Three Top Tips for Working at Height

Three Top Tips for Working at Height

29th May 2015

The UK Health and Safety Executive (HSE) tells us that 4,000 people suffer major injuries every year and that 40 of these prove fatal, all as a result of a fall at work. The UK Department of Work and Pensions (DWP) estimates that a million of your businesses and 10 million workers carry out tasks that involve some type of work at height each year. Working at height is one of the leading causes of serious injuries in the workplace here in Britain which led the government to undertake an overhaul of the working at height guidance in January of 2014. The improved guidance was then examined and debated by industry leaders at a conference to discuss best practice for working at height. 

The most important advice when there is work at height to be undertaken is to consider whether the job could be done without having to work at height. If the task at hand is unavoidable, then here are 3 Top Tips for Working at Height that can help to reduce the risk of an accident.


Before you or any of your colleagues begin working on a site an expert should verify that the required protection has been put in place. Any dangers that could result from fragile surfaces or falling objects should be identified and taken into consideration.


The advice from the HSE is to avoid working at height if it is reasonably practicable to do so.  If the work is absolutely necessary, then the overall distance between the worker and the ground should be limited where possible. You should ensure that any platform or ladder you are using for access is steady and stable with safe and easy access. If weather conditions are severe or hazardous, it’s best not to work off the ground at all.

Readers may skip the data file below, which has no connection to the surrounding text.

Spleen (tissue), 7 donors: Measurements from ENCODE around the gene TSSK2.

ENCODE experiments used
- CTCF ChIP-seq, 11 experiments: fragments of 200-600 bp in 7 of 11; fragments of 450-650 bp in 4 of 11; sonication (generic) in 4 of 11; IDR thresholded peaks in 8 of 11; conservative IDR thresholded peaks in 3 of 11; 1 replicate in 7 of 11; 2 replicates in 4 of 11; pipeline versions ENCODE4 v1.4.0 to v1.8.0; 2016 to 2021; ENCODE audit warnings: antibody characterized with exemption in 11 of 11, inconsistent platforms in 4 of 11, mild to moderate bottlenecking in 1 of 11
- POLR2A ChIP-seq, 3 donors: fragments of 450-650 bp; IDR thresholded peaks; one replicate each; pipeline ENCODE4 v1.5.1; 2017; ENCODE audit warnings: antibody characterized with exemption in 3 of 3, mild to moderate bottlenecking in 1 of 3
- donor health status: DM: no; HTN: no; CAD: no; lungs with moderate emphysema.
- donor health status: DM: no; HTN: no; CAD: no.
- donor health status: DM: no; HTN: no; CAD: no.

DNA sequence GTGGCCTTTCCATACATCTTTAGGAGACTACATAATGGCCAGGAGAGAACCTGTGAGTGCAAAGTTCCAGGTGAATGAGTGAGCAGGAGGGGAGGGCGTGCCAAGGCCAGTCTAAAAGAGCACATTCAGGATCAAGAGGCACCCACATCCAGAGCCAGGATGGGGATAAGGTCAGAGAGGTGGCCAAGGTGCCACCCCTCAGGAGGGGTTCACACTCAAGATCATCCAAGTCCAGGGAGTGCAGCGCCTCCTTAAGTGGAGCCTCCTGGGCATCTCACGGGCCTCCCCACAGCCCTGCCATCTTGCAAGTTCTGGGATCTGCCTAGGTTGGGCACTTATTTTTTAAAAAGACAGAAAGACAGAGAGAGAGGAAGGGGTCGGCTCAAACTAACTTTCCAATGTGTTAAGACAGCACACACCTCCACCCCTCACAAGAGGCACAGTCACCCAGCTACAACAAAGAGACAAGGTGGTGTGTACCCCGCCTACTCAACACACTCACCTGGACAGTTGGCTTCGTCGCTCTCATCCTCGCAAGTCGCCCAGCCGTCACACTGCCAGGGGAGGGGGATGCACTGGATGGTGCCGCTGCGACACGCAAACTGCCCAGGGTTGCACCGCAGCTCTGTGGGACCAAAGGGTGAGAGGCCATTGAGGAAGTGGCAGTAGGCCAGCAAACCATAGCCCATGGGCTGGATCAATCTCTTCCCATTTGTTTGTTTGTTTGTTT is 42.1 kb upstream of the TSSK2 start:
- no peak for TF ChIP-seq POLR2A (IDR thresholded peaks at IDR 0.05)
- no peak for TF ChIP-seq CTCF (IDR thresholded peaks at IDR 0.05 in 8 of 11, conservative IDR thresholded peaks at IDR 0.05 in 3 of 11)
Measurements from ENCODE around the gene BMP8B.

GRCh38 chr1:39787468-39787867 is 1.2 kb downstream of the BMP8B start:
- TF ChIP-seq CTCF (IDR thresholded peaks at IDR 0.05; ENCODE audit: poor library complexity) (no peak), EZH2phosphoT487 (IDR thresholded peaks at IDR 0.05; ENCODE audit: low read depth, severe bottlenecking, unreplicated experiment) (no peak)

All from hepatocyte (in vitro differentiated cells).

Make sure that the work and safety equipment to be used is stable and strong enough for the task at hand. All tools that are required for the job should be well maintained, regularly checked and in good working order – the tools should also be appropriate for the work being undertaken.  Any ladders or access equipment that is needed for the job should be well maintained and regularly checked. The people setting up the access equipment should be fully trained in assembling the type of equipment being used.  The workers who are to undertake the work at height should have received the appropriate training for working at height.

It’s the responsibility of all employers here in the UK to ensure that their employees have received the correct work at height training and that they are competent and able to complete the work being undertaken.